Combining Coding and Culture with Community Citizen of the Year

  • 21 March 2023

When looking at how we as individuals can contribute to our community, the skills and knowledge we have that can be imparted to others is advantageous for making a difference. Jawaria Mahmood uses both her professional and personal experience to support others.

Having moved to Perth from Pakistan, she has observed gaps in cultural and religious acknowledgements that would encourage fellow migrants to feel a sense of belonging in Australia. She also has a tech background, which she has utilised to highlight opportunities and inspire young students to consider STEM careers.

“My husband and I moved here because of its strong history of culture and diversity and resilience of the people. We never looked back, but there were things that I found were missing. Having a tech background and migrant background, this is where I feel I fit in.”

group of women smiling at camera

In the 10 years since, Jawaria has seen development and growth aided by her own work and broader society. She runs bilingual storytime workshops in libraries within the City of Gosnells and City of Canning, while her tech background has resulted in work with Engineers Australia and Edith Cowan University to support coding and robotics education.

Currently, Jawaria is collaborating with Engineers Australia D&I Working Group to help schools across WA access the many outreach programs available, by creating a centralised database of events and expos according to the various locations, dates and costs.

people sitting around a table in a workshop

On the cultural side of things, Jawaria has teamed up with Maddington Central so that Ramadan can be suitably recognised and celebrated for the community. For one month, there is a donation drive for local charity, Muslim Women Support Centre (MWSC) – connected by Jawaria – with a large shining moon on display where visitors can donate. There are also mannequins around the centre, wearing traditional clothing.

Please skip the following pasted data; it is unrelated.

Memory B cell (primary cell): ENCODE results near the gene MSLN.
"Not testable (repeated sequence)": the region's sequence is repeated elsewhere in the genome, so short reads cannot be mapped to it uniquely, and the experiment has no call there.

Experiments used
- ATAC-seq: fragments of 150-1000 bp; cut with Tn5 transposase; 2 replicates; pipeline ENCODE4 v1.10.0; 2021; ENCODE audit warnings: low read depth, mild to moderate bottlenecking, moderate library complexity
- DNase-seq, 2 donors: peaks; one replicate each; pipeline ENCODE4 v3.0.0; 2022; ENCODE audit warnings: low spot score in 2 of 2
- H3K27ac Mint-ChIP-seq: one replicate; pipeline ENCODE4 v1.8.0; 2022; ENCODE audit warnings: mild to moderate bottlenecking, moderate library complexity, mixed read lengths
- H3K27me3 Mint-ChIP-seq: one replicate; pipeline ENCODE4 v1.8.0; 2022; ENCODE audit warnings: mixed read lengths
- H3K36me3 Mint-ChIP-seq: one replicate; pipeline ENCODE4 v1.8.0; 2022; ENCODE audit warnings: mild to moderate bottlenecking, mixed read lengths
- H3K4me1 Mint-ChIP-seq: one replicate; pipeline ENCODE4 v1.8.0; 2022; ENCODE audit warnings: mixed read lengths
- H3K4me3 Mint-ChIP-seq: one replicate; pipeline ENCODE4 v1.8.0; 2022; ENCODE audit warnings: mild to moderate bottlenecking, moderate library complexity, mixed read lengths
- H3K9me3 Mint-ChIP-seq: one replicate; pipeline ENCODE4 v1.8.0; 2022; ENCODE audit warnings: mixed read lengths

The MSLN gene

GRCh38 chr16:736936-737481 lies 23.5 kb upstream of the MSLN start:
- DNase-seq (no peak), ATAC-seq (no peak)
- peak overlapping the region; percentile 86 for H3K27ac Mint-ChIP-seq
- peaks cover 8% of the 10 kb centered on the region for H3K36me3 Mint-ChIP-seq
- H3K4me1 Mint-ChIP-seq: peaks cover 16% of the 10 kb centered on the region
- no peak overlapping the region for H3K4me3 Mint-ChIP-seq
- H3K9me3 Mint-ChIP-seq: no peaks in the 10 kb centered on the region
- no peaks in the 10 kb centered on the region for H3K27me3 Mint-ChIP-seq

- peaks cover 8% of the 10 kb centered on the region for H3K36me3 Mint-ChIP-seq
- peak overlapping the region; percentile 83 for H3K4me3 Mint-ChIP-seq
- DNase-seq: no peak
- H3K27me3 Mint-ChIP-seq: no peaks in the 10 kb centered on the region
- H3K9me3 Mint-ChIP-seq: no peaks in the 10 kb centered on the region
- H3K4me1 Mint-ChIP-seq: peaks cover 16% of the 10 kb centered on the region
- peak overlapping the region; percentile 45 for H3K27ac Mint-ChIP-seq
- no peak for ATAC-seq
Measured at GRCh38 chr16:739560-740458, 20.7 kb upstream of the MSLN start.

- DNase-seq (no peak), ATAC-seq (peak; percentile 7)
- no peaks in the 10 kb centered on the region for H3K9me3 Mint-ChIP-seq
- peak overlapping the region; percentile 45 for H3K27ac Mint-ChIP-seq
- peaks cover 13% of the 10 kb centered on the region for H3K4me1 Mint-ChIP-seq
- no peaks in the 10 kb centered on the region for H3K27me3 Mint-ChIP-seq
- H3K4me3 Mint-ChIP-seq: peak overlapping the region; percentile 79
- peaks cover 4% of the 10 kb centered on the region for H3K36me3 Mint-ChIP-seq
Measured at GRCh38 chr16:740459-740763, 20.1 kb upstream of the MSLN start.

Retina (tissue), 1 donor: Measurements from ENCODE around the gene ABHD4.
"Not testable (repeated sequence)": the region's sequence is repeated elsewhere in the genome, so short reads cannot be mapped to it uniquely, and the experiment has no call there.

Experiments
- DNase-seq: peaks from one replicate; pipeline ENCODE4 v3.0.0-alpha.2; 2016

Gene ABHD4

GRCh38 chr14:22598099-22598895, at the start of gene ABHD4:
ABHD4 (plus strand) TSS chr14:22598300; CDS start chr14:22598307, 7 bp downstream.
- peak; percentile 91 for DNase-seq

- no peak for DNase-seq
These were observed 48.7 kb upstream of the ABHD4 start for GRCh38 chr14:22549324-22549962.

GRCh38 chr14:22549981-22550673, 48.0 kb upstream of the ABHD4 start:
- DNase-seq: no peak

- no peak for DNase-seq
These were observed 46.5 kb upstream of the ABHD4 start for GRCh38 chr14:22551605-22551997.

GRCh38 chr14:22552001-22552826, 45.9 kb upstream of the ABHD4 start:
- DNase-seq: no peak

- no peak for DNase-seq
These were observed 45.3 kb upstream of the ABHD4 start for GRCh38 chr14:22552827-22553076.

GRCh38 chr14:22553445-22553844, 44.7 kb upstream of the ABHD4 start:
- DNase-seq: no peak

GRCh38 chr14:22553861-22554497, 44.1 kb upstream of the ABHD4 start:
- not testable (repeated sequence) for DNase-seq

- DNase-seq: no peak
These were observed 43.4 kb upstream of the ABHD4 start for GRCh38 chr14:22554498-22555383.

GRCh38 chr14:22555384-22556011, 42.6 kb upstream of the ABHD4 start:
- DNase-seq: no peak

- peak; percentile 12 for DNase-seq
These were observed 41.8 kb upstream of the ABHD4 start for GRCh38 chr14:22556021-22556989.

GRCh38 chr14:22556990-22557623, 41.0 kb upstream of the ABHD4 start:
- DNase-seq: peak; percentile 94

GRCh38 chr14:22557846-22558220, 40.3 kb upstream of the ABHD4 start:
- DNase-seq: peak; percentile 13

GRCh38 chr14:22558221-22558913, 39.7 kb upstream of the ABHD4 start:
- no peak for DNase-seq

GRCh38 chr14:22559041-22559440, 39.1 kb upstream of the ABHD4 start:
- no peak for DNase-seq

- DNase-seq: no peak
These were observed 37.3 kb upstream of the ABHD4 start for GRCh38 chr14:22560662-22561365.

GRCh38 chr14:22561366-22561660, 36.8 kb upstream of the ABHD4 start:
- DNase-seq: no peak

“My child has always felt this was missing, asking why Ramadan wasn’t being celebrated. We belong here, it’s our home and we want to feel connected. Over the years, it’s being recognised more and more. Not just Ramadan, but Chinese New Year, so there’s more acknowledgment for other communities. It is amazing to see how we are becoming more inclusive and accepting. It’s very exciting for the Muslim community – I always knew that when it happened, I was going to be a part of the project.”

For her breadth of community contribution, Jawaria was recognised in the 2023 Community Citizen of the Year Awards by the City of Gosnells. Since then, she has been interviewed by local press, been invited to opportunities with the council and met fellow community leaders working in different spaces. She has also been chosen as a participant for Auspire’s 2023 Multicultural Leadership Program.

three women smiling at camera holding newspaper

For Jawaria, she is in the space where she can contribute the most, and so she encourages others to find the space that’s right for them.

“This is the space where you are putting in countless voluntary hours, so it’s definitely your passion that drives you. I think that’s why you see so many different groups and social categories represented in the Awards – from kids and families, to women, to migrants and the disability sector. There are multiple areas that need work, so you can choose where you feel your values align. Follow your passion and purpose and start from where you feel you belong.”

The 2023 Community Citizen of the Year Awards are proudly supported by the Department of Communities, 9News Perth, 6PR Perth and WA Today.

Nominations are currently being accepted for the 2024 Awards. Nominate here:

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